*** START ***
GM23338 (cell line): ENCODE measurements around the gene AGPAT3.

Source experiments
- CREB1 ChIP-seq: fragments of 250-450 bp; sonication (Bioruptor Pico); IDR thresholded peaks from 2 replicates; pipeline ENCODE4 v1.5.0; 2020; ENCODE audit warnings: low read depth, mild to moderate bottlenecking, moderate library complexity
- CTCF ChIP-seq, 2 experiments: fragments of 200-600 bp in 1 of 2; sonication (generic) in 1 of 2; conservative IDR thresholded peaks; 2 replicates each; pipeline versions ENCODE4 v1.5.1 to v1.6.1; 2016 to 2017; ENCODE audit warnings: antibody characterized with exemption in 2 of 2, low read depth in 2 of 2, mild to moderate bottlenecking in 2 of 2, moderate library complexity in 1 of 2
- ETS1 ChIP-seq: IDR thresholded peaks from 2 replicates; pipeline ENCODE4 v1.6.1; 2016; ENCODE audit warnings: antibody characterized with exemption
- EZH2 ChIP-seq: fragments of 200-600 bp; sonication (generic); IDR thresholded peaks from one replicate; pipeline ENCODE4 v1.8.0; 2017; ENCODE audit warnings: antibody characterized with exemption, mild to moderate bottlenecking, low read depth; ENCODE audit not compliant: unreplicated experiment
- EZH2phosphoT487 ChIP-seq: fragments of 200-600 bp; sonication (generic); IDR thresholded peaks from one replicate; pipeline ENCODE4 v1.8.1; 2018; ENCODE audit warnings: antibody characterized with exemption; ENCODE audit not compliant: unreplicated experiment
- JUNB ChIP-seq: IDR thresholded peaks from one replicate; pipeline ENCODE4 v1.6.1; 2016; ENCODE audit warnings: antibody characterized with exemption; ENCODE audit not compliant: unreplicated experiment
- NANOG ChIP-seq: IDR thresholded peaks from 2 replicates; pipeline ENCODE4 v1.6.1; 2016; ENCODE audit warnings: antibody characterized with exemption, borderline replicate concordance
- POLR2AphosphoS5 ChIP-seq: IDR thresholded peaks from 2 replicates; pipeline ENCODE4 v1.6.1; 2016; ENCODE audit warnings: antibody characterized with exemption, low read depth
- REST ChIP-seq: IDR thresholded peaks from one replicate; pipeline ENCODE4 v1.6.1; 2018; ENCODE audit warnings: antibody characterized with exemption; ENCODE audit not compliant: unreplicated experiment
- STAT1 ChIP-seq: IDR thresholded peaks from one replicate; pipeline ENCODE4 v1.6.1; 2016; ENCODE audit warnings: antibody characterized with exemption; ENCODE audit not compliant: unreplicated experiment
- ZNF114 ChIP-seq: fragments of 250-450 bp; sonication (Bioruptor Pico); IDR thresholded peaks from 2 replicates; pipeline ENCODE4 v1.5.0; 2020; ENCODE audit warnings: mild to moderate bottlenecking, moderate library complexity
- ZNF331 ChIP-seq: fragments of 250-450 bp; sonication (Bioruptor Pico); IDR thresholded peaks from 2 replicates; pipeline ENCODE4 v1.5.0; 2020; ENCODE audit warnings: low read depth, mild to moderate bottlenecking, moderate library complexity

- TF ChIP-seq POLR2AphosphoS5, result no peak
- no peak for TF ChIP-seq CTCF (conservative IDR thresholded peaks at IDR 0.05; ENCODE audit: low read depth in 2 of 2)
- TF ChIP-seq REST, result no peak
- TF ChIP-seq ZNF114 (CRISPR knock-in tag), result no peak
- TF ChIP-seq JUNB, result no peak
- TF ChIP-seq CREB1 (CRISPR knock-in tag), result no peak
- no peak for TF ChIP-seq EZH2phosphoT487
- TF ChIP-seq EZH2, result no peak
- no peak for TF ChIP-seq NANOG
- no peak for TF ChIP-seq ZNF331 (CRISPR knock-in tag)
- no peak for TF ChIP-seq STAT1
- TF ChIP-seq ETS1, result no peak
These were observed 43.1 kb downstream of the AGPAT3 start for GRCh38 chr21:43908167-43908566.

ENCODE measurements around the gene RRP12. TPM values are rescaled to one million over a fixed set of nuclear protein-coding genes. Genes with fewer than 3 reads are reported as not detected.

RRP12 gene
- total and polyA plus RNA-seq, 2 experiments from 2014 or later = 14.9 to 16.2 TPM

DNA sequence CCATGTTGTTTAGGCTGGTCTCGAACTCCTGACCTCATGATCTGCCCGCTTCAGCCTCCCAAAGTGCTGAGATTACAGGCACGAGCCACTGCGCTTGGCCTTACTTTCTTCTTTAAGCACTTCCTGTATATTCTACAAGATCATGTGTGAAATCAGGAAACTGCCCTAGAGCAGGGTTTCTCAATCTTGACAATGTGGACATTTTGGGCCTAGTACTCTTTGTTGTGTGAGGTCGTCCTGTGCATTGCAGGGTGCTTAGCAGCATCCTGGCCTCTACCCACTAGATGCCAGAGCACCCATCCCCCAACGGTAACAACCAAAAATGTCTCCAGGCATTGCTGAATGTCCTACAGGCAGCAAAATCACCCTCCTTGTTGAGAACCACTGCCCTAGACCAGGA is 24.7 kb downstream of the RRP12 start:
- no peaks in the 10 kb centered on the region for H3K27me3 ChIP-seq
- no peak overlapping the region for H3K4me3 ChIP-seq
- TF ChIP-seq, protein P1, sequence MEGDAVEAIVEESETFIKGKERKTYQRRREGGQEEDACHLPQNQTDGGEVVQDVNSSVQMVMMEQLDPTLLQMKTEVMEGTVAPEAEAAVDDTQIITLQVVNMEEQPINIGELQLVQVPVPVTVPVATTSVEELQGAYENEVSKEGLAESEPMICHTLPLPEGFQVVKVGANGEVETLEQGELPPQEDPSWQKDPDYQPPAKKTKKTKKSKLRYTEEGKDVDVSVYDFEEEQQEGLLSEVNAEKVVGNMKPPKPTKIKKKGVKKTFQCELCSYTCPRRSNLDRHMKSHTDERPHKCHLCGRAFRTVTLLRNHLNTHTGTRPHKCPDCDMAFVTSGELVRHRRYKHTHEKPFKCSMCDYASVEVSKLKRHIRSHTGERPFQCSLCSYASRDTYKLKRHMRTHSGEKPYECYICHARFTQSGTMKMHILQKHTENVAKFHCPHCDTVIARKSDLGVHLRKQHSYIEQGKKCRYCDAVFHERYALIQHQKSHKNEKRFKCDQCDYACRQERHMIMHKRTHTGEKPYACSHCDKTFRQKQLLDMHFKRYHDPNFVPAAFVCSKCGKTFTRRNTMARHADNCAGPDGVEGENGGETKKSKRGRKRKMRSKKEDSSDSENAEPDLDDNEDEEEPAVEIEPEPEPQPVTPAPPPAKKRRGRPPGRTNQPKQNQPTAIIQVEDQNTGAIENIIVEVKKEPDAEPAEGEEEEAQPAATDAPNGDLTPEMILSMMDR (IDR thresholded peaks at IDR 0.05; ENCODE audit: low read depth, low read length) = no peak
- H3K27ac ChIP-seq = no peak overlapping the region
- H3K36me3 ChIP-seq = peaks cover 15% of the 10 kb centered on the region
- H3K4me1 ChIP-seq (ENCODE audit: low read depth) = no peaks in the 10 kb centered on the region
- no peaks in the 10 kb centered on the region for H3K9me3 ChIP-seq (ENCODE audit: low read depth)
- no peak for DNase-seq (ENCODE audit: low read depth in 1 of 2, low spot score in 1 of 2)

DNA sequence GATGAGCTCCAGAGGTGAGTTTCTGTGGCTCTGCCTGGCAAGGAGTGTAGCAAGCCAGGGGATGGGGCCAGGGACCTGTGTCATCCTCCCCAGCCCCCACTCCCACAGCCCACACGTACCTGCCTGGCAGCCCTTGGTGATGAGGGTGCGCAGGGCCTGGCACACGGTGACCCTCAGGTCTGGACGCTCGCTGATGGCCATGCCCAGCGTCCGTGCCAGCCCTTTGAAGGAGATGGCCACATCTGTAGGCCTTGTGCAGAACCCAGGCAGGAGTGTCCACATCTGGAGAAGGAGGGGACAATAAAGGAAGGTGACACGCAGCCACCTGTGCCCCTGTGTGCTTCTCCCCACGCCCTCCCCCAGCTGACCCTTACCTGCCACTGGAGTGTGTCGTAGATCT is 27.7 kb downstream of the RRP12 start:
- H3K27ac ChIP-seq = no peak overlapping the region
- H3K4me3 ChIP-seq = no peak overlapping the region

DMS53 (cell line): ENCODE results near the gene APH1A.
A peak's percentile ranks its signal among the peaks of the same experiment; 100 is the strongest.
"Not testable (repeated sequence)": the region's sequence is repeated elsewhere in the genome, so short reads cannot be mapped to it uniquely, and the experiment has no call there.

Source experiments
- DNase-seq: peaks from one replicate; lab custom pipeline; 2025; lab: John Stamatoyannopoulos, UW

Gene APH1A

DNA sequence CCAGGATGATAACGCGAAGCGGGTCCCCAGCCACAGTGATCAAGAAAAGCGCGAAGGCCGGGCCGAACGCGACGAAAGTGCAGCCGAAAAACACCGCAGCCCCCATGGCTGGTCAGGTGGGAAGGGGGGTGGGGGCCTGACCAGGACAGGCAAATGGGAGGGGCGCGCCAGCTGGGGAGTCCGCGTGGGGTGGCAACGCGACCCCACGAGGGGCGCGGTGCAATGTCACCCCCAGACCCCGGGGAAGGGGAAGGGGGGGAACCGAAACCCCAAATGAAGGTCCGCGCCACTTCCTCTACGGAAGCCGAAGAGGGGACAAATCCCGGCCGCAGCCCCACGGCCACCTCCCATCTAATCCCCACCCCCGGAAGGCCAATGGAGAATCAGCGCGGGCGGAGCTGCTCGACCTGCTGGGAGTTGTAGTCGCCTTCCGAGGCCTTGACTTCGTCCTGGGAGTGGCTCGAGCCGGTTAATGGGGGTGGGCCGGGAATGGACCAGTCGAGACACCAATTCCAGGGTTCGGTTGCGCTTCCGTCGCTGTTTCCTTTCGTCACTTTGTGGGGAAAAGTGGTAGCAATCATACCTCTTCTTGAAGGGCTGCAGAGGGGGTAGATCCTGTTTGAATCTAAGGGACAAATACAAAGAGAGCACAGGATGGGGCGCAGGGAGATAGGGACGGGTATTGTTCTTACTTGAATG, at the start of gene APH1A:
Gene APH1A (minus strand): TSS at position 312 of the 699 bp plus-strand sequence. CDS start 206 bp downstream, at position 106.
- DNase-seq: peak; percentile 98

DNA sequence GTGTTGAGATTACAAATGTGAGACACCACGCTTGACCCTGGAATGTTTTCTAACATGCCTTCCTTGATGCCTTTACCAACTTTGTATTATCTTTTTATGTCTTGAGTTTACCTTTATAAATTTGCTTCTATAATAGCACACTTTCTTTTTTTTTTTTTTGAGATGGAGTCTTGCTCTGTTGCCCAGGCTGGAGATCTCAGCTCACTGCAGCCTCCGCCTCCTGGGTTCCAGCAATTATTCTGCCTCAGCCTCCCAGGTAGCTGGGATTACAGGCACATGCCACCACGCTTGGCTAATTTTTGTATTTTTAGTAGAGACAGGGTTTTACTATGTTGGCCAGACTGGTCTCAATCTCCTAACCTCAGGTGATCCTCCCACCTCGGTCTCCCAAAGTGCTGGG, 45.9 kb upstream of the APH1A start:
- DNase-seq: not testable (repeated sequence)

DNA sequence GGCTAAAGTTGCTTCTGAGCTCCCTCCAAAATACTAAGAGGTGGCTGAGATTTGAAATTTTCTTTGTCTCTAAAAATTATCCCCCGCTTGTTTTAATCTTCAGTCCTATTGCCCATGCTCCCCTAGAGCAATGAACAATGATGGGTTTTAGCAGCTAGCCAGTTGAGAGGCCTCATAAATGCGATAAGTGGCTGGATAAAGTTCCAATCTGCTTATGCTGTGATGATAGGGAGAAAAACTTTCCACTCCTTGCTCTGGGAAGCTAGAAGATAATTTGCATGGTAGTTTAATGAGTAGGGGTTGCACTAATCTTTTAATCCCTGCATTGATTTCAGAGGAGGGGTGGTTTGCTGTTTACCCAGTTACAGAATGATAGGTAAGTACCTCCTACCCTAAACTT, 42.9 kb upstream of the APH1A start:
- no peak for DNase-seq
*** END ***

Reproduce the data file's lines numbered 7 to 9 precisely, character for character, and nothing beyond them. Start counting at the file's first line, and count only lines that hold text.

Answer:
- EZH2phosphoT487 ChIP-seq: fragments of 200-600 bp; sonication (generic); IDR thresholded peaks from one replicate; pipeline ENCODE4 v1.8.1; 2018; ENCODE audit warnings: antibody characterized with exemption; ENCODE audit not compliant: unreplicated experiment
- JUNB ChIP-seq: IDR thresholded peaks from one replicate; pipeline ENCODE4 v1.6.1; 2016; ENCODE audit warnings: antibody characterized with exemption; ENCODE audit not compliant: unreplicated experiment
- NANOG ChIP-seq: IDR thresholded peaks from 2 replicates; pipeline ENCODE4 v1.6.1; 2016; ENCODE audit warnings: antibody characterized with exemption, borderline replicate concordance